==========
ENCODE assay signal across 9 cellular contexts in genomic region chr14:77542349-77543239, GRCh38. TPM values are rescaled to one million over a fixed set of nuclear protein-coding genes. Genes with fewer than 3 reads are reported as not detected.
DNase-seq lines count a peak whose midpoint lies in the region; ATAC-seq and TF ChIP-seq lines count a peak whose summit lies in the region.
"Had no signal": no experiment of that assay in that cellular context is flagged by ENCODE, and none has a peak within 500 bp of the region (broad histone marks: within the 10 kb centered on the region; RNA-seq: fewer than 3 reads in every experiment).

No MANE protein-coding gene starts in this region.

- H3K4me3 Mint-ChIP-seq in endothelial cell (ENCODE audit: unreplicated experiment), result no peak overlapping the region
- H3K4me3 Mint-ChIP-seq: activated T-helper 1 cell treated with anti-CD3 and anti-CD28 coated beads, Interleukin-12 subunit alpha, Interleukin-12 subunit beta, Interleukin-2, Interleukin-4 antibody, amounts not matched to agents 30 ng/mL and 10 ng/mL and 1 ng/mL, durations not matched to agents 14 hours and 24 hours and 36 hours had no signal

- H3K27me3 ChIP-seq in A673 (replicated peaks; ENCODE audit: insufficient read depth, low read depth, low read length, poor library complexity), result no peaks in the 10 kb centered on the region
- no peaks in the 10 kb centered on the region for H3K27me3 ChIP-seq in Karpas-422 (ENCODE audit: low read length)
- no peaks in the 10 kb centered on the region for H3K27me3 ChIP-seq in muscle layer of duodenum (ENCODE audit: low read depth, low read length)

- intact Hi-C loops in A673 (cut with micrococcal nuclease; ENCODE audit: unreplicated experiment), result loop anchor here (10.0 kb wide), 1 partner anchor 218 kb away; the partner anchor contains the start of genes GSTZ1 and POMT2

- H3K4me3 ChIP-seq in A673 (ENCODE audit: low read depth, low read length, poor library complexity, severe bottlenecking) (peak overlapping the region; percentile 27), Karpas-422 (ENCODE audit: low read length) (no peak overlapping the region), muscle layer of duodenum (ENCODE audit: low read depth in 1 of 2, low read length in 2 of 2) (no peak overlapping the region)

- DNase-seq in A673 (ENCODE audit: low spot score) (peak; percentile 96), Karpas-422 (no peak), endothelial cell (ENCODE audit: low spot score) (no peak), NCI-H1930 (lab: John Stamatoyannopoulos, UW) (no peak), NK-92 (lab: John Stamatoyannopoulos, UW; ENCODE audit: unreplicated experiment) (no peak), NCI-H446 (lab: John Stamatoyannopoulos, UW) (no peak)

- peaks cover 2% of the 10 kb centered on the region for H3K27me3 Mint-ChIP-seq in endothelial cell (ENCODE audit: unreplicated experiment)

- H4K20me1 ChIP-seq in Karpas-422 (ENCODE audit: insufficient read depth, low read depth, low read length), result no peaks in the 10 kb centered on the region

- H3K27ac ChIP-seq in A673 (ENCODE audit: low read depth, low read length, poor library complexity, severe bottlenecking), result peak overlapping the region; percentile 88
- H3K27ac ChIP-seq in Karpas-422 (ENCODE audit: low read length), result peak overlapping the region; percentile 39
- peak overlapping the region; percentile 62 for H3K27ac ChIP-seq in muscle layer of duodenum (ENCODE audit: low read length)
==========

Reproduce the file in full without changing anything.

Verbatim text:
ENCODE assay signal across 9 cellular contexts in genomic region chr14:77542349-77543239, GRCh38. TPM values are rescaled to one million over a fixed set of nuclear protein-coding genes. Genes with fewer than 3 reads are reported as not detected.
DNase-seq lines count a peak whose midpoint lies in the region; ATAC-seq and TF ChIP-seq lines count a peak whose summit lies in the region.
"Had no signal": no experiment of that assay in that cellular context is flagged by ENCODE, and none has a peak within 500 bp of the region (broad histone marks: within the 10 kb centered on the region; RNA-seq: fewer than 3 reads in every experiment).

No MANE protein-coding gene starts in this region.

- H3K4me3 Mint-ChIP-seq in endothelial cell (ENCODE audit: unreplicated experiment), result no peak overlapping the region
- H3K4me3 Mint-ChIP-seq: activated T-helper 1 cell treated with anti-CD3 and anti-CD28 coated beads, Interleukin-12 subunit alpha, Interleukin-12 subunit beta, Interleukin-2, Interleukin-4 antibody, amounts not matched to agents 30 ng/mL and 10 ng/mL and 1 ng/mL, durations not matched to agents 14 hours and 24 hours and 36 hours had no signal

- H3K27me3 ChIP-seq in A673 (replicated peaks; ENCODE audit: insufficient read depth, low read depth, low read length, poor library complexity), result no peaks in the 10 kb centered on the region
- no peaks in the 10 kb centered on the region for H3K27me3 ChIP-seq in Karpas-422 (ENCODE audit: low read length)
- no peaks in the 10 kb centered on the region for H3K27me3 ChIP-seq in muscle layer of duodenum (ENCODE audit: low read depth, low read length)

- intact Hi-C loops in A673 (cut with micrococcal nuclease; ENCODE audit: unreplicated experiment), result loop anchor here (10.0 kb wide), 1 partner anchor 218 kb away; the partner anchor contains the start of genes GSTZ1 and POMT2

- H3K4me3 ChIP-seq in A673 (ENCODE audit: low read depth, low read length, poor library complexity, severe bottlenecking) (peak overlapping the region; percentile 27), Karpas-422 (ENCODE audit: low read length) (no peak overlapping the region), muscle layer of duodenum (ENCODE audit: low read depth in 1 of 2, low read length in 2 of 2) (no peak overlapping the region)

- DNase-seq in A673 (ENCODE audit: low spot score) (peak; percentile 96), Karpas-422 (no peak), endothelial cell (ENCODE audit: low spot score) (no peak), NCI-H1930 (lab: John Stamatoyannopoulos, UW) (no peak), NK-92 (lab: John Stamatoyannopoulos, UW; ENCODE audit: unreplicated experiment) (no peak), NCI-H446 (lab: John Stamatoyannopoulos, UW) (no peak)

- peaks cover 2% of the 10 kb centered on the region for H3K27me3 Mint-ChIP-seq in endothelial cell (ENCODE audit: unreplicated experiment)

- H4K20me1 ChIP-seq in Karpas-422 (ENCODE audit: insufficient read depth, low read depth, low read length), result no peaks in the 10 kb centered on the region

- H3K27ac ChIP-seq in A673 (ENCODE audit: low read depth, low read length, poor library complexity, severe bottlenecking), result peak overlapping the region; percentile 88
- H3K27ac ChIP-seq in Karpas-422 (ENCODE audit: low read length), result peak overlapping the region; percentile 39
- peak overlapping the region; percentile 62 for H3K27ac ChIP-seq in muscle layer of duodenum (ENCODE audit: low read length)